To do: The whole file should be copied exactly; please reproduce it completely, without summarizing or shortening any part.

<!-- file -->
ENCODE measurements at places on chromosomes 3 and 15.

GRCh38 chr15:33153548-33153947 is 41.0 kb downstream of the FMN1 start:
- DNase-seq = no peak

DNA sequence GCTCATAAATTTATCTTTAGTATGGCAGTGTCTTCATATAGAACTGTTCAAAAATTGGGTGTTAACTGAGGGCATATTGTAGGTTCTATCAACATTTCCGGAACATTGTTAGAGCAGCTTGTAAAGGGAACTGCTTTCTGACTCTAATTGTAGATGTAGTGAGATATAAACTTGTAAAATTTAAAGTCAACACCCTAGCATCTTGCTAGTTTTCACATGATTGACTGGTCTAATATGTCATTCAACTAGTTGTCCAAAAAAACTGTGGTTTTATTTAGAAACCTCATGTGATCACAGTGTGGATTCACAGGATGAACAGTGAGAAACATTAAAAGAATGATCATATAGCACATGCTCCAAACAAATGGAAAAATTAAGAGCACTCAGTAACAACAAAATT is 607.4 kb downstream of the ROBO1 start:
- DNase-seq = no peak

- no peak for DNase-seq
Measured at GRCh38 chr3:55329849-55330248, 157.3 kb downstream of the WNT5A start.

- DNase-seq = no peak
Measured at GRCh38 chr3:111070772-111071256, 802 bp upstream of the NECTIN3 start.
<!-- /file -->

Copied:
ENCODE measurements at places on chromosomes 3 and 15.

GRCh38 chr15:33153548-33153947 is 41.0 kb downstream of the FMN1 start:
- DNase-seq = no peak

DNA sequence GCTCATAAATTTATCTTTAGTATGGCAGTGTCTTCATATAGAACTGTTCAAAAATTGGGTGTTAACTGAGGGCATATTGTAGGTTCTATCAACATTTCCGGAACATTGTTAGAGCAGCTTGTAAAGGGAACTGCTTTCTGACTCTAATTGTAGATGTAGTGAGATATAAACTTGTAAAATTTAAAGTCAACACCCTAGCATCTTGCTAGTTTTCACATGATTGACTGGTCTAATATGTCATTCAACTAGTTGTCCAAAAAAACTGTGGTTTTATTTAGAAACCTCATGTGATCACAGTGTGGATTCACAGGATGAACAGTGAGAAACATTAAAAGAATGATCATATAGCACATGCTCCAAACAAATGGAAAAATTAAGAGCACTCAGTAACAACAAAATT is 607.4 kb downstream of the ROBO1 start:
- DNase-seq = no peak

- no peak for DNase-seq
Measured at GRCh38 chr3:55329849-55330248, 157.3 kb downstream of the WNT5A start.

- DNase-seq = no peak
Measured at GRCh38 chr3:111070772-111071256, 802 bp upstream of the NECTIN3 start.